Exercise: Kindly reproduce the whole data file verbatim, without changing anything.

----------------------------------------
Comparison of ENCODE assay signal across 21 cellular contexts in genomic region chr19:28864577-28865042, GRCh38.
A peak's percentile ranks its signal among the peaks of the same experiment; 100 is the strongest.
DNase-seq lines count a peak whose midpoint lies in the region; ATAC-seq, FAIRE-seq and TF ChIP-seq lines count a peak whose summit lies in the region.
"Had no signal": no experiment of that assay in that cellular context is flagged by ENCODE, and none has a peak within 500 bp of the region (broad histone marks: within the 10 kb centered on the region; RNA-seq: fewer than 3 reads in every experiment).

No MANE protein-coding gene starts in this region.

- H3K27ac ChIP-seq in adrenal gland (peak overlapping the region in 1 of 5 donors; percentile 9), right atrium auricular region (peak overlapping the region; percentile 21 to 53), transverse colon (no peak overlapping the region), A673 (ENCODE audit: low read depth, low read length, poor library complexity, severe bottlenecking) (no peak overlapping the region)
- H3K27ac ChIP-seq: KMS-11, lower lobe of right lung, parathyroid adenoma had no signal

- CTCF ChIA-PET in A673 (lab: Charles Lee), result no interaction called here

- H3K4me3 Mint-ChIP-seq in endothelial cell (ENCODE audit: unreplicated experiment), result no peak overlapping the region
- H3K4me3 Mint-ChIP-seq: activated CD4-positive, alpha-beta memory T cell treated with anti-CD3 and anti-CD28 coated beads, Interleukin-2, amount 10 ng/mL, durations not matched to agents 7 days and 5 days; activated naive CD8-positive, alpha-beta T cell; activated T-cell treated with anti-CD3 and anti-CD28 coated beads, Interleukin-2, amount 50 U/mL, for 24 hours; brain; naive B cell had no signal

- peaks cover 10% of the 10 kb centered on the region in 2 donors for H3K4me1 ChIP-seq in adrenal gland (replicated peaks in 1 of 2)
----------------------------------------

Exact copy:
Comparison of ENCODE assay signal across 21 cellular contexts in genomic region chr19:28864577-28865042, GRCh38.
A peak's percentile ranks its signal among the peaks of the same experiment; 100 is the strongest.
DNase-seq lines count a peak whose midpoint lies in the region; ATAC-seq, FAIRE-seq and TF ChIP-seq lines count a peak whose summit lies in the region.
"Had no signal": no experiment of that assay in that cellular context is flagged by ENCODE, and none has a peak within 500 bp of the region (broad histone marks: within the 10 kb centered on the region; RNA-seq: fewer than 3 reads in every experiment).

No MANE protein-coding gene starts in this region.

- H3K27ac ChIP-seq in adrenal gland (peak overlapping the region in 1 of 5 donors; percentile 9), right atrium auricular region (peak overlapping the region; percentile 21 to 53), transverse colon (no peak overlapping the region), A673 (ENCODE audit: low read depth, low read length, poor library complexity, severe bottlenecking) (no peak overlapping the region)
- H3K27ac ChIP-seq: KMS-11, lower lobe of right lung, parathyroid adenoma had no signal

- CTCF ChIA-PET in A673 (lab: Charles Lee), result no interaction called here

- H3K4me3 Mint-ChIP-seq in endothelial cell (ENCODE audit: unreplicated experiment), result no peak overlapping the region
- H3K4me3 Mint-ChIP-seq: activated CD4-positive, alpha-beta memory T cell treated with anti-CD3 and anti-CD28 coated beads, Interleukin-2, amount 10 ng/mL, durations not matched to agents 7 days and 5 days; activated naive CD8-positive, alpha-beta T cell; activated T-cell treated with anti-CD3 and anti-CD28 coated beads, Interleukin-2, amount 50 U/mL, for 24 hours; brain; naive B cell had no signal

- peaks cover 10% of the 10 kb centered on the region in 2 donors for H3K4me1 ChIP-seq in adrenal gland (replicated peaks in 1 of 2)